1. [S208] Coy K. Johnston, Thomas Hooks, p. 115-116.

Patience (--?--)

F, d. circa 1738
     She married Henry Speller.1 Patience died circa 1738 at North Carolina, United States.

Child of Patience (--?--) and Henry Speller

Citations

  1. [S208] Coy K. Johnston, Thomas Hooks, p. 115-116.

Thomas Speller1

M
     Thomas Speller was the son of Henry Speller and Patience (--?--). He married Patience (--?--). Thomas died at North Carolina, United States.

Child of Thomas Speller and Patience (--?--)

Citations

  1. [S208] Coy K. Johnston, Thomas Hooks, p. 115-116.

Hugh Smithwick1

M, b. circa 1650, d. before 1693
     Hugh was born circa 1650 at Nansemond, Virginia, British Colonial America. He was the son of Hugh Smithwick and Elizabeth (--?--). Hugh died before 1693 at Chowan Precinct, Albemarle, North Carolina, British Colonial America.2
     Hugh's occupation: Planter.

Citations

  1. [S207] Alice Duggan Gracy, Gracy, Thomas Hinds Duggan, p. 151-167.
  2. [S208] Coy K. Johnston, Thomas Hooks, p. 115-122.

Ralph Smithwick1

M, b. circa 1655, d. before 1693
     Ralph was born circa 1655 at Nansemond, Virginia, British Colonial America. He was the son of Hugh Smithwick and Elizabeth (--?--). Ralph died before 1693 at Chowan Precinct, Albemarle, North Carolina, British Colonial America.2
     Ralph's occupation: Planter.

Citations

  1. [S207] Alice Duggan Gracy, Gracy, Thomas Hinds Duggan, p. 151-167.
  2. [S208] Coy K. Johnston, Thomas Hooks, p. 115-122.

Elizabeth Smithwick1

F, b. circa 1660, d. circa 1692

Citations

  1. [S207] Alice Duggan Gracy, Gracy, Thomas Hinds Duggan, p. 151-167.
  2. [S591] William Doub Bennett, Bennett, Smithwick Genealogy,.

John Smithwick1

M, b. circa 1670, d. December 1696
     John was born circa 1670 at Albemarle, North Carolina, British Colonial America. He was the son of Hugh Smithwick and Elizabeth (--?--). He married Hannah Kent, daughter of Thomas Kent and Ann (--?--), circa 1690 at Chowan Precinct, Albemarle, North Carolina, British Colonial America. John died in December 1696 at Chowan Precinct, Albemarle, North Carolina, British Colonial America. John died in present day Hyde Co., North Carolina..2
     John's occupation: Planter.

Citations

  1. [S207] Alice Duggan Gracy, Gracy, Thomas Hinds Duggan, p. 151-167.
  2. [S591] William Doub Bennett, Bennett, Smithwick Genealogy,.

Hannah Kent1

F, b. 10 May 1673, d. November 1711

Citations

  1. [S207] Alice Duggan Gracy, Gracy, Thomas Hinds Duggan, p. 151-167.

Thomas Kent

M
     He married Ann (--?--).1

Child of Thomas Kent and Ann (--?--)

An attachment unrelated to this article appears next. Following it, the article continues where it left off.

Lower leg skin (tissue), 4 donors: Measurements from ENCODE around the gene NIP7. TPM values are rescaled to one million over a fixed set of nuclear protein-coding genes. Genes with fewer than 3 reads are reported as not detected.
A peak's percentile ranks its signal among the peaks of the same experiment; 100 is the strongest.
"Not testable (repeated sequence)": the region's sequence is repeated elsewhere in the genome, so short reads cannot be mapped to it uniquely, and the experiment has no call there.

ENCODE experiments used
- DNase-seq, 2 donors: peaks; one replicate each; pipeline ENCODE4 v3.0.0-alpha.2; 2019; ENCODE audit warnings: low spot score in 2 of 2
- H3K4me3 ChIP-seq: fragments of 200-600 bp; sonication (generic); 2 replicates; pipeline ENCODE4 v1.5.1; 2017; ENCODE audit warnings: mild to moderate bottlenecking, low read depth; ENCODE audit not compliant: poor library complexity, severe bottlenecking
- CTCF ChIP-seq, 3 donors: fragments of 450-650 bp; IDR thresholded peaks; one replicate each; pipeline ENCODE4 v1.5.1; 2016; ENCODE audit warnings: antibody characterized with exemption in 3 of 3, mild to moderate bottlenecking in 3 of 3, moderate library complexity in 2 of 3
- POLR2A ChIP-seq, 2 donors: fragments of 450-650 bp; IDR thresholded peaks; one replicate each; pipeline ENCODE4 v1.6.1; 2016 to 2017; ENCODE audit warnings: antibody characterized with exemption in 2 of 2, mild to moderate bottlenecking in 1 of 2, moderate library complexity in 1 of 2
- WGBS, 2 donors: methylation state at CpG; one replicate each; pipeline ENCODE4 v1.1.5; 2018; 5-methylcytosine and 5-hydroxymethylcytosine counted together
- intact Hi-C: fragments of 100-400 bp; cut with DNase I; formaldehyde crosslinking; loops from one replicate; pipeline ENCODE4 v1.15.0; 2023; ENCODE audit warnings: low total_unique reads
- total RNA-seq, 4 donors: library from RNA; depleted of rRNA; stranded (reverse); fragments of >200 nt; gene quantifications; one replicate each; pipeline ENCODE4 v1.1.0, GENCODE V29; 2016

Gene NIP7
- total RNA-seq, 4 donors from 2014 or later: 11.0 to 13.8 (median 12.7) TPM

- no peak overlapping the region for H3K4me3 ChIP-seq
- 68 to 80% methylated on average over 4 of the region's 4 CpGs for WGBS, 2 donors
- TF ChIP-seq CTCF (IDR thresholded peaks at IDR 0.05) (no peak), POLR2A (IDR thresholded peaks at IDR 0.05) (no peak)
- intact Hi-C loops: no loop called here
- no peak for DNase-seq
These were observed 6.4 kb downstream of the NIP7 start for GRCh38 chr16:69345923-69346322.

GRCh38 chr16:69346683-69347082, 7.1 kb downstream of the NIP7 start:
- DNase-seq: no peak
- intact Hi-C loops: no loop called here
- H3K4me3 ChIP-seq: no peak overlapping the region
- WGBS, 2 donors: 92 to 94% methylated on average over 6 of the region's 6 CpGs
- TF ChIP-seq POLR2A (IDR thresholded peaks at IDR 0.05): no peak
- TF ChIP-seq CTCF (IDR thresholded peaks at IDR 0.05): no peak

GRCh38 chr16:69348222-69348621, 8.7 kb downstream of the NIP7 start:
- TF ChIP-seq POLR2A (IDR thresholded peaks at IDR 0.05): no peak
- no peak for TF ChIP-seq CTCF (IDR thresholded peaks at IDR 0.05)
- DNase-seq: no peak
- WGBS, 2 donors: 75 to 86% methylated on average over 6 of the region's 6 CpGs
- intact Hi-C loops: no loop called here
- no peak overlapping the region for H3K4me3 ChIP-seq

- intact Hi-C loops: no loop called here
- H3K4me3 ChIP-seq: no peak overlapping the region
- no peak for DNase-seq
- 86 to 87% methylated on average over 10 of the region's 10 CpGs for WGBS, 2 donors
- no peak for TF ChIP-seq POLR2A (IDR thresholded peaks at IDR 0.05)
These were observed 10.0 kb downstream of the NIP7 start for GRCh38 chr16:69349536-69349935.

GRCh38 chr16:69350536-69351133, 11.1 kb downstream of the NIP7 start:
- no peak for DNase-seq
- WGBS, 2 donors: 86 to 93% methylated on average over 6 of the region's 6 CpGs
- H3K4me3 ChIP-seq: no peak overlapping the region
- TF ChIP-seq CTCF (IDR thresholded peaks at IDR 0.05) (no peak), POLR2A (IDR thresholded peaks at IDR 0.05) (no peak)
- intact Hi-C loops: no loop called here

Citations

  1. [S207] Alice Duggan Gracy, Gracy, Thomas Hinds Duggan,.

Ann (--?--)

F
     She married Thomas Kent.1

Child of Ann (--?--) and Thomas Kent

Citations

  1. [S207] Alice Duggan Gracy, Gracy, Thomas Hinds Duggan,.

John Smithwick

M, b. circa 1677, d. 1762
     John was born circa 1677 at Albemarle, North Carolina, British Colonial America. He was the son of Edward Smithwick and Elizabeth (--?--). He married Sarah Speller, daughter of Thomas Speller and Patience (--?--), circa 1710 at Chowan Precinct, Albemarle, North Carolina, British Colonial America. John died in 1762 at Bertie, North Carolina, British Colonial America.1
     John's occupation: Planter.
Biography of John Smithwick:
John Smithwick first appears in early records on Chowan Precinct.

On 29 December 1712 and again on 1 January 1712/13 John Smithwick signed receipts "They received of Edward Moseley thirty bushels of Indian Corn by order Maj. Gale for the Public Service." 2

In November 1713, John Smithwick acquired 440 acres of land in what was to become Bertie Precinct in present day Bertie County, North Carolina. He petitioned the court in Chowan for land that was granted to his father but had lapsed. The following was recorded. "Upon petition of Jno. Smithwick showing that a track of land on Kesiah (Cashie) River conveying 440 acres was formerly granted to Edwd. Smithwick by Patent and is Lapsed for want of Seating and prays the same be granted to him. Ordered that ye same Land be granted to ye said J[ohn Smithwick as prey'd."2

On July 1, 1715 Edward Smithwick made a Deed of Gift to his son John Smithwick "800 acres on north side of Morattock (Roanoke) River." All this land is in the Cashie Neck portion of present day Bertie County between the Cashie River on the north and the Roanoke River on the south. 2

John Smithwick apparently lived the rest of his lifetime in the Cashie Neck portion of present day Bertie County. In 1722, this area became Bertie Precinct being formed out of Chowan Precinct.

On 23 February 1723/24 John Smithwick deeded to John Johnson
"365 Acres on Shojotack (Moratock/Roanoke) adj. James Williamson. Patent date June 25, 1723". This deed was witnessed by James Williamson And Edmund Smithwick and recorded in the November 1724 Bertie Precinct Court. Henry Speller by virtue of Power of atty from John Smithwick acknowledged the deed in open court. [Bertie County NC Deed Book A:315]